Surrey One Act Play Festival 2012
“The brave may not live forever but the cautious do not live at all” – African Proverb Lots More Photo’s Can Be Found Here!
On January 12, teenagers from across Surrey came together with their simple props, grease paint, heart, talent and enthusiasm to share an evening of exhilarating theatre. Funny, poignant and brave the Surrey One Act Play Festival went for 5 full hours. During this program, high school students, from Clayton Heights, Enver Creek, North Surrey, Semiahmoo and the host school, Kwantlen Park, shared seven plays – a marathon of creativity from which the participants finished, tired, but full of appreciation for each other’s work and an increased passion for the challenging craft of theatre.
The Surrey One Act Play Festival was created back in the 1970’s by the Surrey Drama Teachers’ Association, and has existed in many forms since that time. Each year, a school within the district is selected to host the event and, in order to have the festival run smoothly as well as to provide mentorship and an opportunity for students improve their understanding of the craft, the association hires three professionals: a festival stage manager, a technical coordinator and an adjudicator who offers observations about each show at the end of the evening and then selects one production to represent the district at the B.C. provincial level later in the year. This year’s professionals were: Festival Stage Manager, Rob Dugan; Michael Zizek, Technical Coordinator; and Scott Swan, Adjudicator.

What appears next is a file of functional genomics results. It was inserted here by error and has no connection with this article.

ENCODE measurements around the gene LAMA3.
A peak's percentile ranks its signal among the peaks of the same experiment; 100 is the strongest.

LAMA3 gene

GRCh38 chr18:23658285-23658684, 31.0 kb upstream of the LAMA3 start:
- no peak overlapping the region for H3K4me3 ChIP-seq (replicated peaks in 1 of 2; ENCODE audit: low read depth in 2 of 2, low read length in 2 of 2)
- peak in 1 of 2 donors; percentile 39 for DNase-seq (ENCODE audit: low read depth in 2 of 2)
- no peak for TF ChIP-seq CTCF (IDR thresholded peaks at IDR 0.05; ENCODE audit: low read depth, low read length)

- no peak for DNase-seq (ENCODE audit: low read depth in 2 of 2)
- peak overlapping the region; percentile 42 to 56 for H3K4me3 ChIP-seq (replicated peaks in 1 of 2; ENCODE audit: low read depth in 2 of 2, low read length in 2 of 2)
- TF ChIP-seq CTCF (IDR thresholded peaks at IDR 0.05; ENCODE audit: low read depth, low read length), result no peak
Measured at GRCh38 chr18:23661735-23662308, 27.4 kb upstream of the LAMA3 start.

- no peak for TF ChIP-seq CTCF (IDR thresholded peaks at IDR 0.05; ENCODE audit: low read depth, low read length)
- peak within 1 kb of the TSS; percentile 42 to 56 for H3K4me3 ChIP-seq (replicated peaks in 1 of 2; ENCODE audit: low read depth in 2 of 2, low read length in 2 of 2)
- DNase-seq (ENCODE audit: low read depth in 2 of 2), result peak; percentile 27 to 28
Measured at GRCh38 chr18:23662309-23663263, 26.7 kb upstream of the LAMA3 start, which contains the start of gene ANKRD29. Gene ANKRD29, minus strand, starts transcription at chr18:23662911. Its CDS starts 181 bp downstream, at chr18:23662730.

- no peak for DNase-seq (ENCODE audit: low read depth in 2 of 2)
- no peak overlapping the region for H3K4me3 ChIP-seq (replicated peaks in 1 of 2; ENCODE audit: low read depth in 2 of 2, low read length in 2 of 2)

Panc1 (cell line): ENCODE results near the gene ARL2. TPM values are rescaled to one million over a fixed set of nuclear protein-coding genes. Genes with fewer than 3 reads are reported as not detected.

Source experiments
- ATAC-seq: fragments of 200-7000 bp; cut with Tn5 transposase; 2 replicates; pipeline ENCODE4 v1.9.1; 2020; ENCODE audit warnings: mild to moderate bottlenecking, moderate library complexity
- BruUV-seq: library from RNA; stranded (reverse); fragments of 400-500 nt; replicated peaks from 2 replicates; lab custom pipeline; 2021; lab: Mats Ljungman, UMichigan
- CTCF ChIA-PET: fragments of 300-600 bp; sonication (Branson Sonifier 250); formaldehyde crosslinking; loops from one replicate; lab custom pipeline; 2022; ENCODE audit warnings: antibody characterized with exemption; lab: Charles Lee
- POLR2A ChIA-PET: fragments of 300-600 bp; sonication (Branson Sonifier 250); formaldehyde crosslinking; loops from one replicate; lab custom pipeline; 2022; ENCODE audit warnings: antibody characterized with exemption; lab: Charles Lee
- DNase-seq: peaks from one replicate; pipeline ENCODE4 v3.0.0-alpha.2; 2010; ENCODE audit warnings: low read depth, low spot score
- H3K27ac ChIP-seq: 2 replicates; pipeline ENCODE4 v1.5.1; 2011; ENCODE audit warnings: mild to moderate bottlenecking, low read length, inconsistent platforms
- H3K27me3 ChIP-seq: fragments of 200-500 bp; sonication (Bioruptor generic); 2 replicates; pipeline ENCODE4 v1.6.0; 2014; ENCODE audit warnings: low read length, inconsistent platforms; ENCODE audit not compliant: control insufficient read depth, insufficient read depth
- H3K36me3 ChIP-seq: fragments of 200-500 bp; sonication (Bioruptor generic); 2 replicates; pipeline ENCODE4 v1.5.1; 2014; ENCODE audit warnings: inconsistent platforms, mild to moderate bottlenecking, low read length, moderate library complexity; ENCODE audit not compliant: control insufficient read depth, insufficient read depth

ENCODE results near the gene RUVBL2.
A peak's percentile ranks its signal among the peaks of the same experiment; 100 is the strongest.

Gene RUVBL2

This year, the play chosen to represent the district is “Chester, You Owe My Bird and Apology” written by Canadian playwright, John Lazarus, directed by Laurie Brazzill and performed by Kwantlen Park students: Thomas Halkes, Laura Hoffman, Patricia Mendes and Anita Keokangvane. The runner up, and play that will go through if for any reason the Kwantlen Park cast and crew cannot is North Surrey’s “It’s Not You, It’s Me,” written by Don Zolidis, directed by Craig Wrotniak and featuring a cast of over 20 talented young actors.
All in all though, the Surrey One Act Festival is not about a competition, it is a celebration of camaraderie and of the courage it takes to produce joy, laughter and the provocation of deeper thought needed to understand better our human condition.